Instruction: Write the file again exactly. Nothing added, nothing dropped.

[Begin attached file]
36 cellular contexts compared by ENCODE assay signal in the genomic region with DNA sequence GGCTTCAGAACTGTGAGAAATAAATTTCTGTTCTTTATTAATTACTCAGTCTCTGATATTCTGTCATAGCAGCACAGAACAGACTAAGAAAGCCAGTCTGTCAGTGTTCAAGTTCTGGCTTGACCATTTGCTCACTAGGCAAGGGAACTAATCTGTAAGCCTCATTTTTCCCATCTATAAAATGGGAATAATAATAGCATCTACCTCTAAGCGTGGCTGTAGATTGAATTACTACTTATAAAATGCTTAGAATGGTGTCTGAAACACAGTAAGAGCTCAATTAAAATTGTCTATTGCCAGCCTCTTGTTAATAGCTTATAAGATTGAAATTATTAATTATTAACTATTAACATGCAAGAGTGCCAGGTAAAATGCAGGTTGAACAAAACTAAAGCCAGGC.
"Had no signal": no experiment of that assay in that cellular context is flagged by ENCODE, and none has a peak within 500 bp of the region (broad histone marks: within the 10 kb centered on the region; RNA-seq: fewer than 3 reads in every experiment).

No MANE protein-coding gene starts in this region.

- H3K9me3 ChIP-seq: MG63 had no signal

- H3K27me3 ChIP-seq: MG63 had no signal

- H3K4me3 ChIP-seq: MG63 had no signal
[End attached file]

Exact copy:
36 cellular contexts compared by ENCODE assay signal in the genomic region with DNA sequence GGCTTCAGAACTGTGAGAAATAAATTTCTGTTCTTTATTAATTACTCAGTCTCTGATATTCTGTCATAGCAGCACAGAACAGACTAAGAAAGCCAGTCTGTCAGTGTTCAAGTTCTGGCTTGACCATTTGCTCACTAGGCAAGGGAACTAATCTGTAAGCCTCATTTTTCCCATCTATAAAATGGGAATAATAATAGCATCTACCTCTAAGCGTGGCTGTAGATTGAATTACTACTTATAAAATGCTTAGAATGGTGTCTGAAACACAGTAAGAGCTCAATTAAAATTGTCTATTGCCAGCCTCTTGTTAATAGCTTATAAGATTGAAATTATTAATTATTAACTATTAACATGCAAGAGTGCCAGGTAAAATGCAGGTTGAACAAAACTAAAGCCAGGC.
"Had no signal": no experiment of that assay in that cellular context is flagged by ENCODE, and none has a peak within 500 bp of the region (broad histone marks: within the 10 kb centered on the region; RNA-seq: fewer than 3 reads in every experiment).

No MANE protein-coding gene starts in this region.

- H3K9me3 ChIP-seq: MG63 had no signal

- H3K27me3 ChIP-seq: MG63 had no signal

- H3K4me3 ChIP-seq: MG63 had no signal